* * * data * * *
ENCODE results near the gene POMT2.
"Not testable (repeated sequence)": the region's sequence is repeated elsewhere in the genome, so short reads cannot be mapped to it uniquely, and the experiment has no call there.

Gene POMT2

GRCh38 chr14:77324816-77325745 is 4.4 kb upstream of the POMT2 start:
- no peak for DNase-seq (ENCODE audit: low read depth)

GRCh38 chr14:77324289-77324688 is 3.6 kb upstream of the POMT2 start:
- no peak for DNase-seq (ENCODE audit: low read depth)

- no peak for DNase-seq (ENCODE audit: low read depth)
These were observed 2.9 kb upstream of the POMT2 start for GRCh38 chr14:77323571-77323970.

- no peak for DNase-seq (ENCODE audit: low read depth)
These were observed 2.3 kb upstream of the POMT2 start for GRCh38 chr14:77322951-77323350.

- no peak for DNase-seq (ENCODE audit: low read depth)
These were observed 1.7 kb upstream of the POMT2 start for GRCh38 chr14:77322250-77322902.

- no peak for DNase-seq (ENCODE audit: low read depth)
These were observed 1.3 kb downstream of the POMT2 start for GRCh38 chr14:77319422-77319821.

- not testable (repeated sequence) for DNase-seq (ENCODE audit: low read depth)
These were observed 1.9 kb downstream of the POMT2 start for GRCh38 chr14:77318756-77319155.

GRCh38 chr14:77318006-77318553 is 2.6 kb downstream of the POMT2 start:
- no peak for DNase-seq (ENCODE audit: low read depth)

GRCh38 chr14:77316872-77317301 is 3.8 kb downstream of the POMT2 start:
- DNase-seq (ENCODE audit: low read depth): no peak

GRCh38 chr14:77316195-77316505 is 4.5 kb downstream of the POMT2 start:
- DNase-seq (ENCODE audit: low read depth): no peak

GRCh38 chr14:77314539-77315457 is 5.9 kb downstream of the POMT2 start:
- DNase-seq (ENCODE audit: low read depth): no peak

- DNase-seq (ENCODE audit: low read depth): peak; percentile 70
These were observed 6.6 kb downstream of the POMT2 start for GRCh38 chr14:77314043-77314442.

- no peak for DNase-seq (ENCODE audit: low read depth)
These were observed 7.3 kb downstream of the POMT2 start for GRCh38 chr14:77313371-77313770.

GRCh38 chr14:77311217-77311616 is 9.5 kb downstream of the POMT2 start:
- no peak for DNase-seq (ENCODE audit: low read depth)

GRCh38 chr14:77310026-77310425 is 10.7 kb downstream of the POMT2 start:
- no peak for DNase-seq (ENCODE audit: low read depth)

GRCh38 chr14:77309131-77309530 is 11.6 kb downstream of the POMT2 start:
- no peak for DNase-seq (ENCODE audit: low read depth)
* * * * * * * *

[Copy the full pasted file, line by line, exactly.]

ENCODE results near the gene POMT2.
"Not testable (repeated sequence)": the region's sequence is repeated elsewhere in the genome, so short reads cannot be mapped to it uniquely, and the experiment has no call there.

Gene POMT2

GRCh38 chr14:77324816-77325745 is 4.4 kb upstream of the POMT2 start:
- no peak for DNase-seq (ENCODE audit: low read depth)

GRCh38 chr14:77324289-77324688 is 3.6 kb upstream of the POMT2 start:
- no peak for DNase-seq (ENCODE audit: low read depth)

- no peak for DNase-seq (ENCODE audit: low read depth)
These were observed 2.9 kb upstream of the POMT2 start for GRCh38 chr14:77323571-77323970.

- no peak for DNase-seq (ENCODE audit: low read depth)
These were observed 2.3 kb upstream of the POMT2 start for GRCh38 chr14:77322951-77323350.

- no peak for DNase-seq (ENCODE audit: low read depth)
These were observed 1.7 kb upstream of the POMT2 start for GRCh38 chr14:77322250-77322902.

- no peak for DNase-seq (ENCODE audit: low read depth)
These were observed 1.3 kb downstream of the POMT2 start for GRCh38 chr14:77319422-77319821.

- not testable (repeated sequence) for DNase-seq (ENCODE audit: low read depth)
These were observed 1.9 kb downstream of the POMT2 start for GRCh38 chr14:77318756-77319155.

GRCh38 chr14:77318006-77318553 is 2.6 kb downstream of the POMT2 start:
- no peak for DNase-seq (ENCODE audit: low read depth)

GRCh38 chr14:77316872-77317301 is 3.8 kb downstream of the POMT2 start:
- DNase-seq (ENCODE audit: low read depth): no peak

GRCh38 chr14:77316195-77316505 is 4.5 kb downstream of the POMT2 start:
- DNase-seq (ENCODE audit: low read depth): no peak

GRCh38 chr14:77314539-77315457 is 5.9 kb downstream of the POMT2 start:
- DNase-seq (ENCODE audit: low read depth): no peak

- DNase-seq (ENCODE audit: low read depth): peak; percentile 70
These were observed 6.6 kb downstream of the POMT2 start for GRCh38 chr14:77314043-77314442.

- no peak for DNase-seq (ENCODE audit: low read depth)
These were observed 7.3 kb downstream of the POMT2 start for GRCh38 chr14:77313371-77313770.

GRCh38 chr14:77311217-77311616 is 9.5 kb downstream of the POMT2 start:
- no peak for DNase-seq (ENCODE audit: low read depth)

GRCh38 chr14:77310026-77310425 is 10.7 kb downstream of the POMT2 start:
- no peak for DNase-seq (ENCODE audit: low read depth)

GRCh38 chr14:77309131-77309530 is 11.6 kb downstream of the POMT2 start:
- no peak for DNase-seq (ENCODE audit: low read depth)